A summary of trading in key commodities markets overseas:
Global oil prices fell sharply after news of a weak crude demand on the United States, which is the world's top consumer.
West Texas Intermediate (WTI) for April closed down $US1.88 at $101.45 a barrel.
Brent North Sea crude for delivery in April was down $US1.66 at $US107.64 a barrel in London at 0740 AEDT.
The US Department of Energy announced in its weekly energy report that American crude inventories rose by 1.4 million barrels in the week ending February 28.
That was stronger than analysts' consensus forecasts for a smaller gain of 1.0 million barrels and indicated weaker-than-expected demand.
Gold gained for the second time in three days as weaker US economic growth and Russia-Ukraine tension underpin demand for haven assets.
US service industries expanded in February at the slowest pace in four years, while companies added fewer workers than economists projected, private reports in the US showed today. US Secretary of State John Kerry met Russian Foreign Minister Sergei Lavrov, who said the western-backed government in Kiev no longer rules over Crimea.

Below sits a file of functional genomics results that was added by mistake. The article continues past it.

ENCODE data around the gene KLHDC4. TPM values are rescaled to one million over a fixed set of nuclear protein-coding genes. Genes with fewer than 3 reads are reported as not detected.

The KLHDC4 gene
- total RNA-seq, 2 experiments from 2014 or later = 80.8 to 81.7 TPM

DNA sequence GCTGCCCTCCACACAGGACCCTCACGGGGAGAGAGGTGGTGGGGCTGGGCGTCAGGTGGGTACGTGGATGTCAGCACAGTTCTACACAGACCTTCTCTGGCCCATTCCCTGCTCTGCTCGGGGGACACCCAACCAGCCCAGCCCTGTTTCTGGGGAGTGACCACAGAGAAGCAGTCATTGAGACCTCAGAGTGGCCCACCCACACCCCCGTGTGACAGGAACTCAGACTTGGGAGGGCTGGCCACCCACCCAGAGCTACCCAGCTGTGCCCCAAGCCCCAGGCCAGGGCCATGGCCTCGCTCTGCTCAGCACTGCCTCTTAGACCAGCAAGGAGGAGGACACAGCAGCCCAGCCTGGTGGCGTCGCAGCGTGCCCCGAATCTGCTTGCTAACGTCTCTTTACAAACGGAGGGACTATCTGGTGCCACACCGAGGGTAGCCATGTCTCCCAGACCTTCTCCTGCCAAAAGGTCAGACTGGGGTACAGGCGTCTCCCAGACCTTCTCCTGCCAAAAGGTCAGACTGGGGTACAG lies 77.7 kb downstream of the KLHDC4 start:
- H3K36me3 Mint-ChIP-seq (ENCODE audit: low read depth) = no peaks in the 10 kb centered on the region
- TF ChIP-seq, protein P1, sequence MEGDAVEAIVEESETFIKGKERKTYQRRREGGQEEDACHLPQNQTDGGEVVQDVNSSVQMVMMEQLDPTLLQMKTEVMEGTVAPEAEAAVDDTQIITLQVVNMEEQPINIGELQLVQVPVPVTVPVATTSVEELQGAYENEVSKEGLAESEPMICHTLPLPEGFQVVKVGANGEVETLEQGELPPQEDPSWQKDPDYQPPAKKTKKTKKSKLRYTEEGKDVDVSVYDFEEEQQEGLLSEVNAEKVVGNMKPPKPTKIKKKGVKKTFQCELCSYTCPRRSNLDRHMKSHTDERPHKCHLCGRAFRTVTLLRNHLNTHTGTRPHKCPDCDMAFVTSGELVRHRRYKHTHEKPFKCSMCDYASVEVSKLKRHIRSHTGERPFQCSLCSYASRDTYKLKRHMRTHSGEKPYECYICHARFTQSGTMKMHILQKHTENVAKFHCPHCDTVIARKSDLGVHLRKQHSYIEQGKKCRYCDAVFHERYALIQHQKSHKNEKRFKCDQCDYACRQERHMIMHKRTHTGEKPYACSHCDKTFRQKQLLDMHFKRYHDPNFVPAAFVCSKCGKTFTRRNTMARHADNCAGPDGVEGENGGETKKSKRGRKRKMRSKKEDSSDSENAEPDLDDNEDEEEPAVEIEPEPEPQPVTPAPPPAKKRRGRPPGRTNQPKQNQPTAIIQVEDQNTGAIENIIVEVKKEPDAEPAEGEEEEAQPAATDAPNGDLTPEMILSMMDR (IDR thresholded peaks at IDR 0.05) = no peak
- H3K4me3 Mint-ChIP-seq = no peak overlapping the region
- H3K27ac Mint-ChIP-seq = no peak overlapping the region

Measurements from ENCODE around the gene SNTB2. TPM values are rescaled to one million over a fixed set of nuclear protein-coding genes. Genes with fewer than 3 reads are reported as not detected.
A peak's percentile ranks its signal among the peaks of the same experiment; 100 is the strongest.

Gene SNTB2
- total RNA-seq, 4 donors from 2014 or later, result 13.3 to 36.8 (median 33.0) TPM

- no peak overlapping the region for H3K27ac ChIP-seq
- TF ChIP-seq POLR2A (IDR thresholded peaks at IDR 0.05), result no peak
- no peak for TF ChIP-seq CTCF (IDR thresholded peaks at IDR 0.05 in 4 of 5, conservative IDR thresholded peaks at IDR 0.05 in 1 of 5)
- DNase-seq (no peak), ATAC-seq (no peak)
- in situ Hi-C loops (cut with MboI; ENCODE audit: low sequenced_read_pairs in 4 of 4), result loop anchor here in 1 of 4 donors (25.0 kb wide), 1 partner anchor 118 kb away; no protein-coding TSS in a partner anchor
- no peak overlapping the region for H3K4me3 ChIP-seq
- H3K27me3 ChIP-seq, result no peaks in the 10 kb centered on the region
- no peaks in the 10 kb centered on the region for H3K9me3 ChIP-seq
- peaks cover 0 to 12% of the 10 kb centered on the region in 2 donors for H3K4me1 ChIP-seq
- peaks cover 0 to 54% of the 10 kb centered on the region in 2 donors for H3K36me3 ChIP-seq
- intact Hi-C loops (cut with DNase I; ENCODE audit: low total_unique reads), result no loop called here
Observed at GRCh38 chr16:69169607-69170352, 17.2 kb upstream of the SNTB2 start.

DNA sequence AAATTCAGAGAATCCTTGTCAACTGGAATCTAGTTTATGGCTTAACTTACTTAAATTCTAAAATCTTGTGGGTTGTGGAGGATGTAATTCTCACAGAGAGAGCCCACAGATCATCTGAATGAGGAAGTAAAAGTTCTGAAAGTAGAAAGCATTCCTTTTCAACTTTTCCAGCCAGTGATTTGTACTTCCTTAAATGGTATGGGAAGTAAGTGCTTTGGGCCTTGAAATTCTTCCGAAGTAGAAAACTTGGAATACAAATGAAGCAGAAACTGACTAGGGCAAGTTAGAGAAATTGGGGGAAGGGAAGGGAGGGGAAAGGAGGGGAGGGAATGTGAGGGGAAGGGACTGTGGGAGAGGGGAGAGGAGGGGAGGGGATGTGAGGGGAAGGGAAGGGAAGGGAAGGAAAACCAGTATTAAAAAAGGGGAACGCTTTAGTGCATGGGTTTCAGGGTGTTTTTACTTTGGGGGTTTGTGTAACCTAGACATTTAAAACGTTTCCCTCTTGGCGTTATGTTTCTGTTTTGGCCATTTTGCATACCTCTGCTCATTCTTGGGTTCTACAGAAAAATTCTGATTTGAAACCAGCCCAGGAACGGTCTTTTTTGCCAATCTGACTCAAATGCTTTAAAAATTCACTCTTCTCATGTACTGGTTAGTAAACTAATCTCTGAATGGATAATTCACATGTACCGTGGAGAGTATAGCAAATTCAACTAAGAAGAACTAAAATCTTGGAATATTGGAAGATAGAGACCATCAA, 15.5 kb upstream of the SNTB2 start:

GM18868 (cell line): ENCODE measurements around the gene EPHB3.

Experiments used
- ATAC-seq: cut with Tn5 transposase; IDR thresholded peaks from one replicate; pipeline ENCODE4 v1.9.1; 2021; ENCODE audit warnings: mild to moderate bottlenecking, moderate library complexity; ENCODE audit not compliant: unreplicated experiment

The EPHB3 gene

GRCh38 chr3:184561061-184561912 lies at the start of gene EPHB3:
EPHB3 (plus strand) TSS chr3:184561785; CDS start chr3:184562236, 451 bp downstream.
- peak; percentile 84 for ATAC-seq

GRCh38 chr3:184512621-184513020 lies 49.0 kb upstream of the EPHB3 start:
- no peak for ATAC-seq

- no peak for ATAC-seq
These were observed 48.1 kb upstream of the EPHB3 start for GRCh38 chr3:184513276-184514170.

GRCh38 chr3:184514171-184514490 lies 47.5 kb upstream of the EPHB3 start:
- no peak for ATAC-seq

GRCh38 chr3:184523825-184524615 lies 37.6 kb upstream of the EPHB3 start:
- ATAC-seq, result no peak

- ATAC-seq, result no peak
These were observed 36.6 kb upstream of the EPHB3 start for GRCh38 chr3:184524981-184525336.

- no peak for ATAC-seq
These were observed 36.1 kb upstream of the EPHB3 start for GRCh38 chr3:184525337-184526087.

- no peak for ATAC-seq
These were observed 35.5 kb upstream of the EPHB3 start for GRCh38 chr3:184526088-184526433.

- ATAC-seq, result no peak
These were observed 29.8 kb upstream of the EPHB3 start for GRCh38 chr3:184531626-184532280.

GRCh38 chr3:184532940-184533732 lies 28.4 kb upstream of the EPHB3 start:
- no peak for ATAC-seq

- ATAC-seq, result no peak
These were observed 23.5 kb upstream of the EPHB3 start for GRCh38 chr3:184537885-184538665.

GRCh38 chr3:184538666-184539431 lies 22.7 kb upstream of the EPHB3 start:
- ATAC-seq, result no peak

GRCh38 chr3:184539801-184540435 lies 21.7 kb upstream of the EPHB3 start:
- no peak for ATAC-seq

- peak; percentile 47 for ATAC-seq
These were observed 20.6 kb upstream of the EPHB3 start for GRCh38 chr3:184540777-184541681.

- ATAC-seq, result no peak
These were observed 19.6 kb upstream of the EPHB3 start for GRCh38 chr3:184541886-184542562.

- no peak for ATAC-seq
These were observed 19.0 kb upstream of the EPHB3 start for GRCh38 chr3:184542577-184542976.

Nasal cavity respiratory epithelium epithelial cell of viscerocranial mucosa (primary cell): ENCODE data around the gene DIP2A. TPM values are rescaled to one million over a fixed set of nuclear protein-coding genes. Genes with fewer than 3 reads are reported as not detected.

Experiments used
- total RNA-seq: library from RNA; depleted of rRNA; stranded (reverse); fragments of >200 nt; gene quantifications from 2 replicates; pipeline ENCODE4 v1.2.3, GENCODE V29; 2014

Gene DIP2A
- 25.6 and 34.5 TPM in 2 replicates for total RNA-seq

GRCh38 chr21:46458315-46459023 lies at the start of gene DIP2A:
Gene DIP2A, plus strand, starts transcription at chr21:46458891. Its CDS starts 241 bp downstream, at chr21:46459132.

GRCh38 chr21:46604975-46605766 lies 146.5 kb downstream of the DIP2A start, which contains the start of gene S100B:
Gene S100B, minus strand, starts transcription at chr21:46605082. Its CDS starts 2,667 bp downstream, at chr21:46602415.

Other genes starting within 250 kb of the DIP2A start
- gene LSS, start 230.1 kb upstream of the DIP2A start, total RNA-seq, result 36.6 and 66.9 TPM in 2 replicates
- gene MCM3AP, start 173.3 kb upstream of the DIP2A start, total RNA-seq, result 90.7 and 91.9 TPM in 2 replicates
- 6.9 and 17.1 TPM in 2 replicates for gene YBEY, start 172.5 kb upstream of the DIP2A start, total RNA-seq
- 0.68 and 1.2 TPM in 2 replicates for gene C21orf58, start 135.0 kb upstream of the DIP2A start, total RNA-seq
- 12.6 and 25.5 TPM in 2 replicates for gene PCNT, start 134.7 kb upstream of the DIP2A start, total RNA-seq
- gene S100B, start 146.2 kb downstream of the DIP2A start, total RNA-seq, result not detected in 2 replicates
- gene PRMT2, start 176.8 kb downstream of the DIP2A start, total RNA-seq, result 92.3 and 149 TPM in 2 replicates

Gold futures for April delivery rose 0.2 per cent to settle at US$1,340.30 an ounce at 1.36pm (0436 Thursday AEDT) on the Comex in New York. Prices reached $US1,355 on March 3, the highest since October 30.
Eight of the Feds 12 districts reported improved levels of activity, but in most cases the increases were characterised as modest to moderate, the Fed said today in its Beige Book business survey. The New York and Philadelphia districts reported declines that were mostly attributed to the unusually severe weather experienced in those regions.
Copper futures settled slightly lower on the London Metal Exchange (LME), losing ground following the release of weaker-than-expected US manufacturing data.
At the PM kerb close on Wednesday, LME three-month copper was down 0.3 per cent at $US7,030 a metric ton.
Aluminium finished 0.4 per cent higher at $US1,775 a ton.
The US non-manufacturing sector saw sharply slower activity last month and employment contracted, according to data released on Wednesday by the Institute for Supply Management. The ISM's nonmanufacturing purchasing managers index fell to 51.6 last month, below an estimate of 53.5 by forecasters polled by The Wall Street Journal.
Earlier in the day, a survey of private-sector hiring showed the economy adding jobs at a slower-than-expected pace in February.
Keep reading - next article